Discussion in 'Coin Chat' started by jfscmedic, Nov 9, 2016.
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Then why bother in the first place?
This is what happens when the majority of collectors decided to place their fates in the hands of for-profit businesses instead of educating themselves. One of my "coin mentors" told me back in the early days of the TPGs that in time standards would change, and for the simple fact that their business model demands it and because common sense dictates as much. A very wise man, he was, but he couldn't magically see the future. All that has happened over the past 30ish years was absolutely predictable. The bed has been made, and now this hobby as a whole must lie in it.
I like to have valuable coins slabbed, my grandchildren and non-numismatic friends can look at my coins and I don't have to worry about them handling the coins improperly.
My post was in total agreement with you, sir. Your approach indicates you're one of the wise, but isn't to say there's anything wrong with stabbing.
P.S. The correct term is "gradeflation" (as you originally had it).
This guy is in the wrong business...
Using actual auction records and completed sales is definitely the best way to gauge the value of a coin. Sometimes this can be a laborious process, and you and I may not actually come to the same result without applying statistical analysis methods. I still like to do this, however, because it gives me that intangible "feel" for the market.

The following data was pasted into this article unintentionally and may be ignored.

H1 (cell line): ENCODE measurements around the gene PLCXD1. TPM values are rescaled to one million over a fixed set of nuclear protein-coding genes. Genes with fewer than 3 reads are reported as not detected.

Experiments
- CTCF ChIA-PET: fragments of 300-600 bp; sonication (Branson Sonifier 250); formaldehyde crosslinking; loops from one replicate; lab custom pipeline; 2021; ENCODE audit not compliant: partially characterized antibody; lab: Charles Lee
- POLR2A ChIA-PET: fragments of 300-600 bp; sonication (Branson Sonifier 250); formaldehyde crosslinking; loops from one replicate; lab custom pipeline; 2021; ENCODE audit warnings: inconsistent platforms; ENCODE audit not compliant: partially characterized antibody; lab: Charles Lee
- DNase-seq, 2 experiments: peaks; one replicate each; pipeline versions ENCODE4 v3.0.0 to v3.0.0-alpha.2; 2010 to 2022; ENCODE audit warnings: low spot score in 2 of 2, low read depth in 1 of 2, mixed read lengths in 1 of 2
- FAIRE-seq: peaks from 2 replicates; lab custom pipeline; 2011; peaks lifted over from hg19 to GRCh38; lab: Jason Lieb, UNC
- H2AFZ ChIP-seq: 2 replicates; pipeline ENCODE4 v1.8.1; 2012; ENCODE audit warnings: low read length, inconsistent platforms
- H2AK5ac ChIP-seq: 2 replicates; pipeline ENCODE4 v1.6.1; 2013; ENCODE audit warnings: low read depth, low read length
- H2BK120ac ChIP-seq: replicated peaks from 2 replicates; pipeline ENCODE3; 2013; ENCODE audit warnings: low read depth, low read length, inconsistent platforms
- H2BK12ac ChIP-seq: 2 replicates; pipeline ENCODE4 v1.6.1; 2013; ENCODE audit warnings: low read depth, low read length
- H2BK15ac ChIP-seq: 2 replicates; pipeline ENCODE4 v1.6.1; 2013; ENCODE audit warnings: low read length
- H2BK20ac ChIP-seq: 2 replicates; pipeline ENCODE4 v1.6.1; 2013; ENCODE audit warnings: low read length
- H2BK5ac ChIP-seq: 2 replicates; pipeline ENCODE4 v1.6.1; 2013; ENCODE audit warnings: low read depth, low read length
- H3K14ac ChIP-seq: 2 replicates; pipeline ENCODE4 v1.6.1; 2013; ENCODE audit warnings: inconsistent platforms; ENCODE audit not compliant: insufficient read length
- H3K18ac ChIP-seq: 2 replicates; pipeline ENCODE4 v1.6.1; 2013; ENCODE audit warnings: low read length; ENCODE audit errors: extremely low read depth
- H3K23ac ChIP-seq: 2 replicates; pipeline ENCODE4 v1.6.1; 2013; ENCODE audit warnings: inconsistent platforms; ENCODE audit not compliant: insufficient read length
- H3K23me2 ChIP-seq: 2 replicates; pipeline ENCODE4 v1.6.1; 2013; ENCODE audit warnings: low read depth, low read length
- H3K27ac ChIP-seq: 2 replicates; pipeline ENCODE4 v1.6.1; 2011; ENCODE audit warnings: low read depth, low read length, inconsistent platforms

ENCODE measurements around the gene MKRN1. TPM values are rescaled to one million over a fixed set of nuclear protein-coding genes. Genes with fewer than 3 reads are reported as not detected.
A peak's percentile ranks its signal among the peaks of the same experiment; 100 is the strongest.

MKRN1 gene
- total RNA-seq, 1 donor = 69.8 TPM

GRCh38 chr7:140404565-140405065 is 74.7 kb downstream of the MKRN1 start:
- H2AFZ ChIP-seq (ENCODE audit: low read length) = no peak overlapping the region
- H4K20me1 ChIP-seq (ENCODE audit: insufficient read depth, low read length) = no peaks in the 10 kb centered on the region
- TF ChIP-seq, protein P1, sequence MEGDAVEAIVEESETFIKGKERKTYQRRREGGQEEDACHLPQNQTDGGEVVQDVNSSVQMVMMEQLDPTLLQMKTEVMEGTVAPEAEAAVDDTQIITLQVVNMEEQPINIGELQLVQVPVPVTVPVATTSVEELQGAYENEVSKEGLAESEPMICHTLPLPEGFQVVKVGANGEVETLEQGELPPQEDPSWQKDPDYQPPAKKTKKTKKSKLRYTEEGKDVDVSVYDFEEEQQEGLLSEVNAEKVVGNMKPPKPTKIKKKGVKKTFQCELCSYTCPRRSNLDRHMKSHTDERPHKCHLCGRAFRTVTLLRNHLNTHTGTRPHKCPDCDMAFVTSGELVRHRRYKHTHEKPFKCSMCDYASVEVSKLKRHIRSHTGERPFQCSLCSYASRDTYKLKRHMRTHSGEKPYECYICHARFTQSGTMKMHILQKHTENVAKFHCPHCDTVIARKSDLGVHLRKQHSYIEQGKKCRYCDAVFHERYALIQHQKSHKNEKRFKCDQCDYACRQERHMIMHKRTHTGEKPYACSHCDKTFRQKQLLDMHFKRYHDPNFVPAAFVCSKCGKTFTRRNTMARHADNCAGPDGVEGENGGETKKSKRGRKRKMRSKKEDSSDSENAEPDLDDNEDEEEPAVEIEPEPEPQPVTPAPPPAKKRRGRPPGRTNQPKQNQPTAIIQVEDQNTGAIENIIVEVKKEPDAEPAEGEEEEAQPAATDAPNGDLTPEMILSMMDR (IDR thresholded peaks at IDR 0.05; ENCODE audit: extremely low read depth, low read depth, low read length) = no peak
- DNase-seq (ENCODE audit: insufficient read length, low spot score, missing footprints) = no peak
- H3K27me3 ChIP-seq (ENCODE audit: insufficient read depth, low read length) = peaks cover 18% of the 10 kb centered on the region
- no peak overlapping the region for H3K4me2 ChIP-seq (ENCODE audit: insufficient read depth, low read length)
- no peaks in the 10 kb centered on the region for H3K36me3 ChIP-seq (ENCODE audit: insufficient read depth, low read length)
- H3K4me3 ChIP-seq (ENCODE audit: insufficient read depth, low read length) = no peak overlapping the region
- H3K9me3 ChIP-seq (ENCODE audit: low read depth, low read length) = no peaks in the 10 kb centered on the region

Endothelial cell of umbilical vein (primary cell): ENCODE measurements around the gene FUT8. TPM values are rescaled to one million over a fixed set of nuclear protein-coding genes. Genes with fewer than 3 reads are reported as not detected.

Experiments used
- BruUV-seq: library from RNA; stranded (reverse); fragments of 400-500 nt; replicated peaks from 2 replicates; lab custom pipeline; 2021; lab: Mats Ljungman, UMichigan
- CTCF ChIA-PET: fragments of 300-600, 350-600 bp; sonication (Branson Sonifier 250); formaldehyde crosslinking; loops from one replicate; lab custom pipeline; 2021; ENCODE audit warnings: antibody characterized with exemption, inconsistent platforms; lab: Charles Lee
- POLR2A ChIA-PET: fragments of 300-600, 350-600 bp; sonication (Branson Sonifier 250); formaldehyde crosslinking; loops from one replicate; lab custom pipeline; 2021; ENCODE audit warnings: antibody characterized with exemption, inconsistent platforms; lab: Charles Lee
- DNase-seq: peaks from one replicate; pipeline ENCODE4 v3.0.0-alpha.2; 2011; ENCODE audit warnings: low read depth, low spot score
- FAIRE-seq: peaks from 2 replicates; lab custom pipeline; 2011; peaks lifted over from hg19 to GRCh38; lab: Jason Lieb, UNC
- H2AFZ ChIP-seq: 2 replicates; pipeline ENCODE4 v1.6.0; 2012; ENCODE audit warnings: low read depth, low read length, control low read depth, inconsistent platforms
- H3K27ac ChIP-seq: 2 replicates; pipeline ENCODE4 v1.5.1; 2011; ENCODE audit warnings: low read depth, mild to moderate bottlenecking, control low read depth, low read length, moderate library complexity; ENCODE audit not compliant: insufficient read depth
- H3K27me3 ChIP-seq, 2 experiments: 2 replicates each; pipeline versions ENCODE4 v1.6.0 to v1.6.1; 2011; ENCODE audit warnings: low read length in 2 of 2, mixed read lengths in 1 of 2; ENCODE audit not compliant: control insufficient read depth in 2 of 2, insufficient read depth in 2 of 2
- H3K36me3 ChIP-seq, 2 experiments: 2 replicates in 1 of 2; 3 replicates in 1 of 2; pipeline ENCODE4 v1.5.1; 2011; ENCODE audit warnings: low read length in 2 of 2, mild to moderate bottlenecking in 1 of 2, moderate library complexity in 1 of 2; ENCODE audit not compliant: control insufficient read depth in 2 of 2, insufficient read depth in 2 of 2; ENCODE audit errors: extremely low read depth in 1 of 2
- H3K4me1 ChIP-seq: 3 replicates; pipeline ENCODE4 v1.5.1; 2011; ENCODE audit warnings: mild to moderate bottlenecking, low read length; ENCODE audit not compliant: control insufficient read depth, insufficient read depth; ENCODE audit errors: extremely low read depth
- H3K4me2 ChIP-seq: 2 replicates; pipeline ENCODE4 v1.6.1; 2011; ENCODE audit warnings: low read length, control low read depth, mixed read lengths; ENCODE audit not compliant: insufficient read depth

I think what the CDN tries to do is to use these same auction records, do the analysis for you, and output their "feel" for the market. The CDN is based on auction sales, and is really using the same methods that we do - but they may come to a different conclusion. They look at far more coins than I do, of course.
I treat any price guide as a good price for an average coin. If the coin is attractive, original, and with exceptional eye appeal, you can bet that the price guide won't be close. If the coin is an overgraded, cleaned dog (and yes, these are plentiful even in slabs), the price guide is probably quite a bit too high.
Yes, at the end of the day there has to be an end user. Otherwise it will just keep going round and round with dealers taking their cut and asking for more. That's a sure-fire way to collapse the market.
I think (I hope) what Doug is trying to say is that at shows, much of the business is dealer to dealer. There is a lot of networking at shows, and collectors meet dealers face to face (but may not necessarily buy from them at the show). After the show, the dealers have websites, shops, etc., and sell more coins outside of the show at retail. Collectors also will leave want lists with a dealer - the dealer will obtain coins at the show (which the collector may not have been able to attend), and will then sell the coin at retail to the collector later. Ultimately, the coin industry is a business - not a Ponzi scheme.
Gradeflation is a real thing, and has been discussed at length on these boards. It may not be as overwhelmingly pernicious or pervasive as some posters argue, but it is real.
They also use reported (private) sales from dealers to get a more holistic view of the market.
Agree with @SuperDave here's some recent 31 S Wheats
So unless you're a coin dealer operating in a ritzy area I wouldn't expect to see those prices when you sell.
But without knowing more specifics is hard to to say